A GOOD Samaritan dad was beaten to death with a dumbbell while he saved a two-year-old boy in his neighbour’s flat, a coroner has said.
The body of Richard Woodcock, 38, was found when police forced their way into a property in Milton Keynes, Bucks., shortly before 10am on June 26 last year.
The highways officer had gone to the next door flat to help the tot, who was thought to be in danger, Milton Keynes Coroner’s Court heard.
Kelvin Odichukumma Igweani, 24, was pronounced dead at the scene after a police officer fired four shots.
Coroner Tom Osborne ruled Mr Woodcock was unlawfully killed and added that the little boy, who suffered life threatening injuries and needed surgery, was saved by Mr Woodcock’s “heroic conduct”.
A post mortem found Mr Woodcock suffered traumatic head injuries, consistent with repeated blows to the head area.
It is thought that a large kettle bell was used as a weapon on Mr Woodcock, the court heard.
The coroner said Mr Woodcock was assaulted and “his life was lost” but “he saved the life of a two-year-old boy”.
The hero dad had reacted after a “altercation” in the neighbouring flat, which had sent a screaming woman rushing to his home “fearful of her life and obviously in an agitated state”.
When he went to help, the door opened and he was dragged in and seriously assaulted “to the point where he was hit with a 4kg dumb bell”, the coroner said.
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Mr Woodcock’s death has had a “devastating” effect on his family, who will be “haunted” by what happened and that a life was “needlessly” taken.
The coroner told them Mr Woodcock “will be remembered for his heroism and his bravery but I think he will be remembered for more than his death”.
Earlier the court had heard how his wife, Kelly, was on a 999 telephone call to the police when he decided to go and see if he could help the child who was in the flat.
When officers forced their way in, they immediately saw a dead man, later identified as Mr Woodcock.
Officers gained entry to the address and saw Mr Woodcock prone on the floor. There was a large kettle bell and he had significant head injuries.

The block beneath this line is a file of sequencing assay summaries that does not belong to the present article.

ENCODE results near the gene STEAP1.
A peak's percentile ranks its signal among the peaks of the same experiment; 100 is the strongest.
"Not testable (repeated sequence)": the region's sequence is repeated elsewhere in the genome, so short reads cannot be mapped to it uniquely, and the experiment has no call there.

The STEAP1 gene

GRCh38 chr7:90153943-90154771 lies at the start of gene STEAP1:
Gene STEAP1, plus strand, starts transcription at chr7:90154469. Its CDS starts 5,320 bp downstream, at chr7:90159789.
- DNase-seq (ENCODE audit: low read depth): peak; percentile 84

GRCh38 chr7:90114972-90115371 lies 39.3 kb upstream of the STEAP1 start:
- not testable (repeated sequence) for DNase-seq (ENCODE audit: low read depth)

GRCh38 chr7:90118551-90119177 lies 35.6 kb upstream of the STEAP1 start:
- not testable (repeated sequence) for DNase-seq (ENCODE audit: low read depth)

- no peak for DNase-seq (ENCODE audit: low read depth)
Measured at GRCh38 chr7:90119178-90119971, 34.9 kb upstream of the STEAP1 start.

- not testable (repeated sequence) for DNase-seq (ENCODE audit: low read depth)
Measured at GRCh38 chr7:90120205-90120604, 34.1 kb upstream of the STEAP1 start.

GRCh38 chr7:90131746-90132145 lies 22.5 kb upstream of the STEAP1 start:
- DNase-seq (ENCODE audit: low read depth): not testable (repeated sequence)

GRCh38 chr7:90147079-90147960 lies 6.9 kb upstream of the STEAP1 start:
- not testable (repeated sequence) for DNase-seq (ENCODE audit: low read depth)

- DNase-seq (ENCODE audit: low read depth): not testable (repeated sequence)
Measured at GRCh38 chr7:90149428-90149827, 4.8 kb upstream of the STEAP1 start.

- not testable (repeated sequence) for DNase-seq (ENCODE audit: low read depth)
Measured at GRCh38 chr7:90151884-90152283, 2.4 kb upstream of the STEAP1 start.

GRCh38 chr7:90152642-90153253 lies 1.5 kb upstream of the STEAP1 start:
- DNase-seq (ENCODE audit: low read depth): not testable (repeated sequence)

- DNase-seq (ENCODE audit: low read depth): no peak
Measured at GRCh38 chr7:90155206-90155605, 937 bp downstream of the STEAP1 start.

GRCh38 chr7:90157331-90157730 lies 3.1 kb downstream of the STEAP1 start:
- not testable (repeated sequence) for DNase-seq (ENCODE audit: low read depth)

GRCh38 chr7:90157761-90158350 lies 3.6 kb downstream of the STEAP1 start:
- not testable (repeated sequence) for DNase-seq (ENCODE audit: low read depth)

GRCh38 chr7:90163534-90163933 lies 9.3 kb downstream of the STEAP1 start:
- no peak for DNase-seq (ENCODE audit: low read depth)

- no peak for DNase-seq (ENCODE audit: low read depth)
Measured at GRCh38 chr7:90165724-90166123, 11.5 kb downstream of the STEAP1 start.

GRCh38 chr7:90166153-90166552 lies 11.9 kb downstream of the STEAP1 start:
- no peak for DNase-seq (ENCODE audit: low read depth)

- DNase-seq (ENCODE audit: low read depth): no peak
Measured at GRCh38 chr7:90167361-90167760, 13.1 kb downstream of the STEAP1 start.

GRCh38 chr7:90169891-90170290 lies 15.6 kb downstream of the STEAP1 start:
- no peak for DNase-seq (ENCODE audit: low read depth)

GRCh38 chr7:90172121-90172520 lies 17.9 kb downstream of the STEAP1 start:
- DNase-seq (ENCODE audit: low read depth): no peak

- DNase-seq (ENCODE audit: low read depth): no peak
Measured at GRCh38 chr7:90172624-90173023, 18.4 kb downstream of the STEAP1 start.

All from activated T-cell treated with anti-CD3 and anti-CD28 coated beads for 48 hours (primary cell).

Detective Sergeant Mike West
Detective Sergeant Mike West, of Thames Valley Police, had told the court that two firearms officers had responded to the incident and were at the scene.
A taser was used on Mr Igweani, who had become “aggressive”.
Mr West said: “Officers gained entry to the address and saw Mr Woodcock prone on the floor. There was a large kettle bell and he had significant head injuries.”
The inquest previously heard that a Taser was discharged, but this was ineffective, and Mr Igweani barricaded himself in the main bedroom.
Armed officers tried to get into that room. A child could be heard crying, and the sounds of an ongoing assault.
Entry was gained to the bedroom, at which point a police firearm was discharged. Police officers and ambulance staff gave first aid.
The coroner said “officer shots were fired and Mr Igweani suffered gunshot wounds” and died at the scene.
Mr West replied: “Yes, sir.”
The coroner said the little boy suffered serious injuries and spent two months in hospital but had now “miraculously made a recovery”.
He added that he hoped at some point the family, who did not want to speak after the inquest, will be able to think of their loved one and recall “happier times”, and added that Milton Keynes-born Mr Woodcock would be “remembered for a very long time”.
Paying tribute to him at the time, Mr Woodcock’s family said: “We have always been so proud of Richard and everything that he has achieved in life.
“We are devastated that Richard has been taken from us in such circumstances but we are also so immensely proud of the sacrifice that he has made to try and save a little boy’s life.
“His actions on Saturday morning were the type of man he was and that is how we would like him remembered.
“A lot of people loved Richard, probably more than he ever realised, and he will be a huge loss to all of his friends, family and work colleagues.”
An inquest into Mr Igweani’s death will be held at a later date.